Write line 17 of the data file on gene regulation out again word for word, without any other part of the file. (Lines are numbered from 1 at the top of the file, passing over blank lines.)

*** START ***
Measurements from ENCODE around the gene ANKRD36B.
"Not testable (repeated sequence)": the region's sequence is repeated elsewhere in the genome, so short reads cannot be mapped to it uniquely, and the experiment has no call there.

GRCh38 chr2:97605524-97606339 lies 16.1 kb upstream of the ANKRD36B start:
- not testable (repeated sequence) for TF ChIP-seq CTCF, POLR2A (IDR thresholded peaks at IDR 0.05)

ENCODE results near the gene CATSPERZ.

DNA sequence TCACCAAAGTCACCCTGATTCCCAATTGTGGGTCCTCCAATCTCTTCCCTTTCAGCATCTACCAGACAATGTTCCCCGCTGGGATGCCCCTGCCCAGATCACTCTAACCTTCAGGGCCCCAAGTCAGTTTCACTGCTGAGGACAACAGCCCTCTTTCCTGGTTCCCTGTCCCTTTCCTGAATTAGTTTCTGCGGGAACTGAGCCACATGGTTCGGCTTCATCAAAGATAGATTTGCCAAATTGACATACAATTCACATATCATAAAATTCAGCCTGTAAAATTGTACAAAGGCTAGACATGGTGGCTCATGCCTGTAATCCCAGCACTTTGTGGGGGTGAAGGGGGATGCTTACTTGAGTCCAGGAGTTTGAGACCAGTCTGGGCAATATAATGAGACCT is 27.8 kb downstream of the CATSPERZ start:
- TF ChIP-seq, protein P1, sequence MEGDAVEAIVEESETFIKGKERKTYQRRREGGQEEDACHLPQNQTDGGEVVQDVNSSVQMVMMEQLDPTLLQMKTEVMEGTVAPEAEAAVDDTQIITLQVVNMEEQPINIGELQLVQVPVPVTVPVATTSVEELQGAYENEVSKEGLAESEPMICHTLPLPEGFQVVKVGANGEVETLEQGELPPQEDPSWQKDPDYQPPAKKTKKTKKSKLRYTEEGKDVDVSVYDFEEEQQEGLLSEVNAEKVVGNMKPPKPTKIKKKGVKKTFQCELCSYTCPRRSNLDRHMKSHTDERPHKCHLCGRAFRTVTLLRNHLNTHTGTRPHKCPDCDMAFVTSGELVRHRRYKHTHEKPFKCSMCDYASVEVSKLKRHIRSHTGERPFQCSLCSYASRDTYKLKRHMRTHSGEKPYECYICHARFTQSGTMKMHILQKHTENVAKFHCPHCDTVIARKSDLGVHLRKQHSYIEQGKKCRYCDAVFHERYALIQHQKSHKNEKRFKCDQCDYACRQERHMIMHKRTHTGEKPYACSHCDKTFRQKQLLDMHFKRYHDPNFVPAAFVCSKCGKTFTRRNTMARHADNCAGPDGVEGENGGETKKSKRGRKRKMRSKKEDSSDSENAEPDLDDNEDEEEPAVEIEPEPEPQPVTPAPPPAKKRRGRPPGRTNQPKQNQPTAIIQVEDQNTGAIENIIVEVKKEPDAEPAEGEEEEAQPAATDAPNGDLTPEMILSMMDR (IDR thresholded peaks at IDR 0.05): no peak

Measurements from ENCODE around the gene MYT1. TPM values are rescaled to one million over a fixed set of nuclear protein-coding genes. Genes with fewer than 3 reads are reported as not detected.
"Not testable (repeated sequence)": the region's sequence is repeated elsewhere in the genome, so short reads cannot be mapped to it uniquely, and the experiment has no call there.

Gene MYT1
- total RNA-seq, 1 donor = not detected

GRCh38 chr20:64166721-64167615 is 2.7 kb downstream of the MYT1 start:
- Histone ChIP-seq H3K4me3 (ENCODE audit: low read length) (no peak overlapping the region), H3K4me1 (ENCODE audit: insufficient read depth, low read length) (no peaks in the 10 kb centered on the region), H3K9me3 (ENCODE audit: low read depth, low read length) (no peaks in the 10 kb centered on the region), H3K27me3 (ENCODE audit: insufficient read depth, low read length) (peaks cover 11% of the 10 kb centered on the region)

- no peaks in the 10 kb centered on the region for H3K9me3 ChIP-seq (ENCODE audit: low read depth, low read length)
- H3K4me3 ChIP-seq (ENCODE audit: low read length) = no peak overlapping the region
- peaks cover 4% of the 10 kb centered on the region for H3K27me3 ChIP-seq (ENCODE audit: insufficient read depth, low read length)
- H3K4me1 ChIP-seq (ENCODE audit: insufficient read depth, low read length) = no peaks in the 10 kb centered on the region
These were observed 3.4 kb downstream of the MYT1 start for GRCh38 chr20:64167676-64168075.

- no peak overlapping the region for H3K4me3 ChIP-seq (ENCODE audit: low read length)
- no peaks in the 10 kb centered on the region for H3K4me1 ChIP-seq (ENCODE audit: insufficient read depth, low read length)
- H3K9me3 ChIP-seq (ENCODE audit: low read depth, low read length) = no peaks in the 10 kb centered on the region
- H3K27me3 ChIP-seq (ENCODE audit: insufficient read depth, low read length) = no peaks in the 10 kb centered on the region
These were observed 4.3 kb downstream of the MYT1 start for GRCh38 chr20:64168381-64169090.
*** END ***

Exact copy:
- H3K4me1 ChIP-seq (ENCODE audit: insufficient read depth, low read length) = no peaks in the 10 kb centered on the region